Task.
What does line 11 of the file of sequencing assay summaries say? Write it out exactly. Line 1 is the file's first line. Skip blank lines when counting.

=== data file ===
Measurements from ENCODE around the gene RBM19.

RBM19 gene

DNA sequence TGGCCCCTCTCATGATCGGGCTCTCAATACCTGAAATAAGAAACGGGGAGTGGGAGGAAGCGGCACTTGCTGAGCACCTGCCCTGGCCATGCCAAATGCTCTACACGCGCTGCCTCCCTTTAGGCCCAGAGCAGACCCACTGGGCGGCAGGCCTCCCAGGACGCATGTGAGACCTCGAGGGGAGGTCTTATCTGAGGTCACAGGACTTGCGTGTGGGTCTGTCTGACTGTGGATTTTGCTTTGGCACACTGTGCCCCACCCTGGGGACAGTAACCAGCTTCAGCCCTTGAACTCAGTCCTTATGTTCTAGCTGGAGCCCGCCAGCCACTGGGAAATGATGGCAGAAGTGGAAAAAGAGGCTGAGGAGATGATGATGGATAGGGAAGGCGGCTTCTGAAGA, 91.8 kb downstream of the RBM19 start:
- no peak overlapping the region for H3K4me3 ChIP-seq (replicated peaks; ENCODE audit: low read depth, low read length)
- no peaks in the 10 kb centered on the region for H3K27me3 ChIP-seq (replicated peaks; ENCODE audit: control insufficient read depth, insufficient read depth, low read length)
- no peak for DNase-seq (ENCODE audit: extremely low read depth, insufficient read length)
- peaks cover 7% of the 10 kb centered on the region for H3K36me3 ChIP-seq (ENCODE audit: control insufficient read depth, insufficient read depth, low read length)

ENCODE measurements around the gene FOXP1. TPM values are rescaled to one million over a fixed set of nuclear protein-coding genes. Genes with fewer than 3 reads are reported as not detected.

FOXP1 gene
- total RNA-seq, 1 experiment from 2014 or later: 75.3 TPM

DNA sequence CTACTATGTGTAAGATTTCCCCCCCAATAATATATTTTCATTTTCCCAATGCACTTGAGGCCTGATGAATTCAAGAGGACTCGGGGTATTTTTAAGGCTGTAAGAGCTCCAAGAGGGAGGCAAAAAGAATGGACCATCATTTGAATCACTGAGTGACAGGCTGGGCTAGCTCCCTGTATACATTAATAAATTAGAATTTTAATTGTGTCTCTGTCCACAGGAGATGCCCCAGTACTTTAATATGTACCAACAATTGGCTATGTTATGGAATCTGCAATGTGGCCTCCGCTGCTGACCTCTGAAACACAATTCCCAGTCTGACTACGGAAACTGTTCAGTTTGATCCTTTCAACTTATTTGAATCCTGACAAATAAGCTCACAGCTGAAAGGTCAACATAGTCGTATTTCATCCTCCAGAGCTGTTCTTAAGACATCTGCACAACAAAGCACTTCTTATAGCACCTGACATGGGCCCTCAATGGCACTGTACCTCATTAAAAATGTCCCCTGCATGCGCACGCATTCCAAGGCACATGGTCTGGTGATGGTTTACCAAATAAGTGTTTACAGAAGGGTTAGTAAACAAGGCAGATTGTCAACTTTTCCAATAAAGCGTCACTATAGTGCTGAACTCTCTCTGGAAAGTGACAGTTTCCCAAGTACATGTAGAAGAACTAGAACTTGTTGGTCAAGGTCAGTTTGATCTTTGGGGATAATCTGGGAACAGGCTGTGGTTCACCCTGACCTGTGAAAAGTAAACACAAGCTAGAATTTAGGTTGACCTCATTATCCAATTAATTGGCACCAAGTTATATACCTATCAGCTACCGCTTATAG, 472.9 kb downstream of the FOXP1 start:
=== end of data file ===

DNA sequence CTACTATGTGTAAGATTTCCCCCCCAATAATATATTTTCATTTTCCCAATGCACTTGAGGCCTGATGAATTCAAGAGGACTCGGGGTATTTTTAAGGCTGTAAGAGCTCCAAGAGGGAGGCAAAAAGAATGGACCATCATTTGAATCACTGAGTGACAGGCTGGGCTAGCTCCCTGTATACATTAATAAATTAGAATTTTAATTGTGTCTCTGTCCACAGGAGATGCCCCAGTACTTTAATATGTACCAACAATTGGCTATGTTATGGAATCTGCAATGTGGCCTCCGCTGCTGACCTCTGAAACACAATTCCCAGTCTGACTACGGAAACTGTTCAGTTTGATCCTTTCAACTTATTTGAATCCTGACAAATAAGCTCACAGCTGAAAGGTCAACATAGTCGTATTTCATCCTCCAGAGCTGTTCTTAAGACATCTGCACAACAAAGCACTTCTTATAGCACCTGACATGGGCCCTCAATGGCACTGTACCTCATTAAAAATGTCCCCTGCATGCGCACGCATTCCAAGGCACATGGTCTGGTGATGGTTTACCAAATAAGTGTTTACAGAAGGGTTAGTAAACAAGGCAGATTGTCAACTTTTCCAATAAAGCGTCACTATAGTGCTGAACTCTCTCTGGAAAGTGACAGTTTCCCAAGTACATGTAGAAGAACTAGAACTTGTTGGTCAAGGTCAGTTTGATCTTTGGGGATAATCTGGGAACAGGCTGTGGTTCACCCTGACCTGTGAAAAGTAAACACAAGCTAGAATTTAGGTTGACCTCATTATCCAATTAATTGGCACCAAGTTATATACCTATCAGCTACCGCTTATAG, 472.9 kb downstream of the FOXP1 start: